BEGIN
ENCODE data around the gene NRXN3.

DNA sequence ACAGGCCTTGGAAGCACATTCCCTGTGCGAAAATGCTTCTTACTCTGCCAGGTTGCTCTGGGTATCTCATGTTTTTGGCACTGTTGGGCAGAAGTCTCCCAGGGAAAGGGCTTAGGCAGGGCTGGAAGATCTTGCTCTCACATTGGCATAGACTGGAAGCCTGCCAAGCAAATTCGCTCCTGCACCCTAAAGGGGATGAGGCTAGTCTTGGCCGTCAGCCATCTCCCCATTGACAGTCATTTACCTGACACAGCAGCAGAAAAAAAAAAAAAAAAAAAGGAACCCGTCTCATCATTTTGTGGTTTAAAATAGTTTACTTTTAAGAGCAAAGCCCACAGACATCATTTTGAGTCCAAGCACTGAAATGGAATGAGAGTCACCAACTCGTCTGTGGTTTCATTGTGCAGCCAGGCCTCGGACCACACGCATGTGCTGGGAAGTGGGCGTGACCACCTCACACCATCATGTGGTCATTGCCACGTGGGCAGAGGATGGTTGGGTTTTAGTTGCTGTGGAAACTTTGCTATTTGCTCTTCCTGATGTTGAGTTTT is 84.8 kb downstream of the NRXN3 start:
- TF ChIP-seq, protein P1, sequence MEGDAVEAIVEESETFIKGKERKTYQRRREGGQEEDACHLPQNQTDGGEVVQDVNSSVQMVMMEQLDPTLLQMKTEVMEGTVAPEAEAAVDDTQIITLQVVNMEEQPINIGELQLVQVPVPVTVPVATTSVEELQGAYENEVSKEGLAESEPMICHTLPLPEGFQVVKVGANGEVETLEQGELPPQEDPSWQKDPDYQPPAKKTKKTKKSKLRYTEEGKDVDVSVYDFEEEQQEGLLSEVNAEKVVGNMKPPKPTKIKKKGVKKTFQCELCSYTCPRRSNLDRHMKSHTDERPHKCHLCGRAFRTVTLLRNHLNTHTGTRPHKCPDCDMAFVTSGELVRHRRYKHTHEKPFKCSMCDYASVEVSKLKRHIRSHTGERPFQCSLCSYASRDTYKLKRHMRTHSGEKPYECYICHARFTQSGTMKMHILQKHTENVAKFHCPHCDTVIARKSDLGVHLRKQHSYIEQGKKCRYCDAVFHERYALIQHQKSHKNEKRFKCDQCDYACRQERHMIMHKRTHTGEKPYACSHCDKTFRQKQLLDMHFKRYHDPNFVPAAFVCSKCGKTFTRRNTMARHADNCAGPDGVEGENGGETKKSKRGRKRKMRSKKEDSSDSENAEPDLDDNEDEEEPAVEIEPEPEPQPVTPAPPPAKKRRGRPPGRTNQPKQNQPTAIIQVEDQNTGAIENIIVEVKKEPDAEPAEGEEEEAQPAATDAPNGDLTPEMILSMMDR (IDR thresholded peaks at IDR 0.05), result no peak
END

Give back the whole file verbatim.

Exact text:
ENCODE data around the gene NRXN3.

DNA sequence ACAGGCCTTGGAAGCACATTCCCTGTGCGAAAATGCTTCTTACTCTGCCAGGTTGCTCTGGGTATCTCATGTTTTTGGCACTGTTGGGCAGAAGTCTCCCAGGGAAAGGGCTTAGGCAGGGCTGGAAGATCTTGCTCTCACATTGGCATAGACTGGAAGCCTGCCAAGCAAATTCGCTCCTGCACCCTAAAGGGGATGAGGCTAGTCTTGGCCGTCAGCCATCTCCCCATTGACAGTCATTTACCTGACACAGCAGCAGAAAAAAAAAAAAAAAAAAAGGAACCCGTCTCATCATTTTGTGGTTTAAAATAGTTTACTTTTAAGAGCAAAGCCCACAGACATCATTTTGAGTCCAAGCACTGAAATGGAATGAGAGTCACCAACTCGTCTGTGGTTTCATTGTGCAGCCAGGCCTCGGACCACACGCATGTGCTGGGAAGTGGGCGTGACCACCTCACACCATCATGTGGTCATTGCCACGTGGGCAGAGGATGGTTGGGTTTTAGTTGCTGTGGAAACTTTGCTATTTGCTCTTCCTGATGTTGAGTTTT is 84.8 kb downstream of the NRXN3 start:
- TF ChIP-seq, protein P1, sequence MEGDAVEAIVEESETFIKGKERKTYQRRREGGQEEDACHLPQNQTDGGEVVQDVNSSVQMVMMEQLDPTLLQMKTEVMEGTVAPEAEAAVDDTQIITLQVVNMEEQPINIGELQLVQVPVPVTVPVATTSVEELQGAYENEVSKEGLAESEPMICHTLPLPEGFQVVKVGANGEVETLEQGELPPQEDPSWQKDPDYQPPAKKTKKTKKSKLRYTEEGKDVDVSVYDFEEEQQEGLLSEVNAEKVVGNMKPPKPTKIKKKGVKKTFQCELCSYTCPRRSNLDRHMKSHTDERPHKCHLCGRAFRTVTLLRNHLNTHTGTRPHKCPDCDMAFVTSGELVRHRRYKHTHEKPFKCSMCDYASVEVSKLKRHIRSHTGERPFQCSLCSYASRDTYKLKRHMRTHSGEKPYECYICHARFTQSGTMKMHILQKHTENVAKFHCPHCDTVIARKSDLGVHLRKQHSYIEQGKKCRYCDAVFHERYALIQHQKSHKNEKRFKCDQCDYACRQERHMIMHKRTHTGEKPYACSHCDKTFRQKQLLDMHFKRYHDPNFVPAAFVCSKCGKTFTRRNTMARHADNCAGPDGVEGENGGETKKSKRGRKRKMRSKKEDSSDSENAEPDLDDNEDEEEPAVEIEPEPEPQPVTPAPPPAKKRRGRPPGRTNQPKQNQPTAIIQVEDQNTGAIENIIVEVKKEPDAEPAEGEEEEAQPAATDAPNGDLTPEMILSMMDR (IDR thresholded peaks at IDR 0.05), result no peak